MEXICO CITY -- Alejandro Gonzalez Innaritu's 21 Grams topped Mexico's weekend boxoffice charts, taking in 15 million pesos ($1.3 million), a particularly strong outing considering the picture was released on only 251 screens nationwide. 21 Grams, released in Mexico under distributor United International Pictures, is the Mexican director's second feature-length film and his first English-language production. Freaky Friday, released with 330 copies, grossed 9.1 million pesos ($805,000), while Matrix Revolutions ranked third in weekend boxoffice receipts with $5.6 million pesos ($496,000). The biggest surprise came from homegrown animated production Magos y Gigantes. Released on 280 screens, the Anima Estudios toon grossed 5.3 million pesos ($496,000). Distributor Fox Films of Mexico said Magos came nowhere near opening weekend figures for Finding Nemo, however the picture performed on par with such smaller animated productions as The Powerpuff Girls, Treasure Planet and Rugrats in Paris. »

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'Elf' bears gifts for New Line

18 November 2003 | The Hollywood Reporter | See recent The Hollywood Reporter news »

Christmas has come early for Will Ferrell (whose rising star has just gotten a meteoric boost), director Jon Favreau (who's on target to enter the $100-million club) and New Line Cinema. And all because of a sleeper hit called Elf. The holiday-themed comedy, released Nov. 7, has become the unofficial bell-ringer of Hollywood's holiday season. In its second weekend, the movie dropped just 15%, one of the best second-weekend performances for 2003. Produced for $30 million, the movie opened to $31.1 million and has unwrapped $70.4 million in just 10 days. "I wish I could say it was brilliant marketing," New Line president of marketing Russell Schwartz said. "But it really was just word of mouth on a terrific movie." However, the distribution and marketing team at New Line did make a few strategic choices that paid off. Heading into Elf's second weekend, they sought to reach beyond the movie's core family audience that had been heavily targeted in the first round of advertising. Following a game plan they devised, they reached out to the teenage boys who helped make Warner Bros. Pictures' The Matrix Revolutions the top film the weekend "Elf" first opened. »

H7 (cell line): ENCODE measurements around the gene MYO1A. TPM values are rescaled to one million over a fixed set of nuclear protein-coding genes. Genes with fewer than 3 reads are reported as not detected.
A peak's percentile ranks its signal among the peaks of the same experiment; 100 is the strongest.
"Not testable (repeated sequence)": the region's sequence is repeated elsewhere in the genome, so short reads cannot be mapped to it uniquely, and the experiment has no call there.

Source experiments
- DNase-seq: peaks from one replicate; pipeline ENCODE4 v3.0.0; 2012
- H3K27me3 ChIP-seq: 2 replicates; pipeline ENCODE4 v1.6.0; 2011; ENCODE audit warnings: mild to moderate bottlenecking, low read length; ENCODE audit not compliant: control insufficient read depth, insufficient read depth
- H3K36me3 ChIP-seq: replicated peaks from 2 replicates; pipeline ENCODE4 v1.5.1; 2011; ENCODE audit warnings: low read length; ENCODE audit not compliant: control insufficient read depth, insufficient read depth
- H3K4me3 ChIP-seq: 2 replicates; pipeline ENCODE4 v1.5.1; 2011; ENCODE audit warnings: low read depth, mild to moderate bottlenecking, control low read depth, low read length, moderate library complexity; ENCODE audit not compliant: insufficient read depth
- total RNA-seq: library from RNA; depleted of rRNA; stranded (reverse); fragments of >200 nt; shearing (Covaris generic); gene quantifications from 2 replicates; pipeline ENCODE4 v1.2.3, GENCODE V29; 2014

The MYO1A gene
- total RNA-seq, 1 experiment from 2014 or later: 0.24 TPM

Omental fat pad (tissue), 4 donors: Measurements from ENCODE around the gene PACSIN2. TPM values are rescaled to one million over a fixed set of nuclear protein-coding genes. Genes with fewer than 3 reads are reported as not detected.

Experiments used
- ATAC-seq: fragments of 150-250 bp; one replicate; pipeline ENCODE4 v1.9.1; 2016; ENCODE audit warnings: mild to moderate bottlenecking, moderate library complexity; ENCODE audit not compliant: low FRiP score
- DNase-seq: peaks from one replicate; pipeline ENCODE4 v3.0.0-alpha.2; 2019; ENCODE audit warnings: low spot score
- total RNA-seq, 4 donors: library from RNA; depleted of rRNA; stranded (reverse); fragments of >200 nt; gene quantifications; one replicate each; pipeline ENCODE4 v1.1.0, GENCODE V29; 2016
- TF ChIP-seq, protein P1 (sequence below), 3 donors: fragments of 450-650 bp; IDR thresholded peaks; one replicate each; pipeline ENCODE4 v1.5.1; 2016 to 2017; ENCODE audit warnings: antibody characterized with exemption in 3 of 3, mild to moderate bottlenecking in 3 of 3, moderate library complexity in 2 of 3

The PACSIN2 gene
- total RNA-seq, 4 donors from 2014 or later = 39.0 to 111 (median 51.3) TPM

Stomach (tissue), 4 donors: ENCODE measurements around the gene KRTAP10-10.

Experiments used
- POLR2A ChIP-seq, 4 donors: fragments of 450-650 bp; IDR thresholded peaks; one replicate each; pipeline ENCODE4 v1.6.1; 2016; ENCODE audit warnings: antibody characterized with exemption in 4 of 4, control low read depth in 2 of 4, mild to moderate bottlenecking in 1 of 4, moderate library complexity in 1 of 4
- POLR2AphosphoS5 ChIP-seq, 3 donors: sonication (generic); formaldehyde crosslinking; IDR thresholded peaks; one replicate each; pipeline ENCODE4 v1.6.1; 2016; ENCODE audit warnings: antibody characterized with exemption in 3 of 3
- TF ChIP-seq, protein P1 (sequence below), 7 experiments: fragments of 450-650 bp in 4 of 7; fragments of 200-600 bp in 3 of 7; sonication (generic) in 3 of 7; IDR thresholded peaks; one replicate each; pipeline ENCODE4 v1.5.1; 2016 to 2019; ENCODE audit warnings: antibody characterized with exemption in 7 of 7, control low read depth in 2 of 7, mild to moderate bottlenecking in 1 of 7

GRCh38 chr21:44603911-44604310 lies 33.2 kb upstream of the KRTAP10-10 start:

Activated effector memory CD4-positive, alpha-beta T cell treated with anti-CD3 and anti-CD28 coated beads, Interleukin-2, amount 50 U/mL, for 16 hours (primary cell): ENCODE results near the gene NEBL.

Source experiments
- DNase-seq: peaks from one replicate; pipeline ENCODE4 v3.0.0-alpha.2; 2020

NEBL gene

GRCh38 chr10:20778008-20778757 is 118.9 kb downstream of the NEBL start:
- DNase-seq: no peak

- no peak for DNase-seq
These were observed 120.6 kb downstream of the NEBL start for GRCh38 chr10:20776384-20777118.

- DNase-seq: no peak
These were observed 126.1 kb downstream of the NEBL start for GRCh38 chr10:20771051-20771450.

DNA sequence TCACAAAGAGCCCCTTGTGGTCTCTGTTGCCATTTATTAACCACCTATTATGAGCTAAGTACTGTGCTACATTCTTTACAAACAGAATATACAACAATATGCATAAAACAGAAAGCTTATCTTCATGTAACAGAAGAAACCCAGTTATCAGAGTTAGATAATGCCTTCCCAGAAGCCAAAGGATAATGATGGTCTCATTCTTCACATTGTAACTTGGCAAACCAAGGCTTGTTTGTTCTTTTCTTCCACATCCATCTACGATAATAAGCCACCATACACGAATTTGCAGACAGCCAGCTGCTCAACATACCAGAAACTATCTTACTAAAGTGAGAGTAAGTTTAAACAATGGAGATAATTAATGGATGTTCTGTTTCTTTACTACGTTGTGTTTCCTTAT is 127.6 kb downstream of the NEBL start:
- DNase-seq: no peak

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'Revolutions' falling fast but holds b.o. supremacy

18 November 2003 | The Hollywood Reporter | See recent The Hollywood Reporter news »

As The Matrix Revolutions cooled down after a worldwide opening splurge, Finding Nemo extended its marathon swim to Scandinavia, where new records were set for the animated film. Other recent titles in scattered markets showing a degree of acceptance over the weekend at a lukewarm overseas boxoffice were Intolerable Cruelty, Kill Bill-Vol. 1 and Love Actually. In addition, it's that time of the year when local films have a chance to shine, as in France, Germany, Spain, Japan and Korea. Revolutions remained the unchallenged boxoffice king, scoring a mighty $42 million -- after a $117.6 million opening -- at about 10,000 screens in 107 markets, but the signs of a taxing decline were plainly apparent in its second weekend. »

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'Elf' frosts rivals, takes No. 1 spot; 'Master' in second

16 November 2003 | The Hollywood Reporter | See recent The Hollywood Reporter news »

New Line Cinema's Elf surprised boxoffice-watching girls and boys by taking the weekend's No. 1 spot, with an estimated $27.2 million. The Russell Crowe starrer Master and Commander came aboard with a better-than-expected estimate of $25.7 million. Fox's $150 million film, co-produced with Universal Pictures and Miramax Films, hit cruising speed after glowing reviews in the major papers Friday. Last weekend's No. 1 film, Warners' The Matrix Revolutions, uploaded about $16.3 million -- a nasty dropoff of 66%. Disney's Brother Bear cuddled to an estimated $12 million, while Warners' newcomer Looney Tunes: Back in Action churned up $9.5 million. »

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'Master' fires away at 'Matrix'

14 November 2003 | The Hollywood Reporter | See recent The Hollywood Reporter news »

Men will be the coveted audience this weekend when 20th Century Fox goes head-to-head with last weekend's No. 1 film, The Matrix Revolutions, unleashing its large-scale battle on the sea with its Oscar hopeful Master and Commander: The Far Side of the World. But the more interesting tussle of the weekend could turn out to be the unlikely matchup between Warner Bros. Pictures' Revolutions and New Line Cinema's Elf, which scored big in its debut weekend and went on to beat Revolutions on some key weekday grosses. Fox's Master and Commander -- the $150 million film co-produced with Universal Pictures and Miramax Films -- tells the story of Royal Navy Capt. Jack Aubrey, played by Oscar winner Russell Crowe, and his quest to destroy a superior French vessel during the Napoleonic Wars. »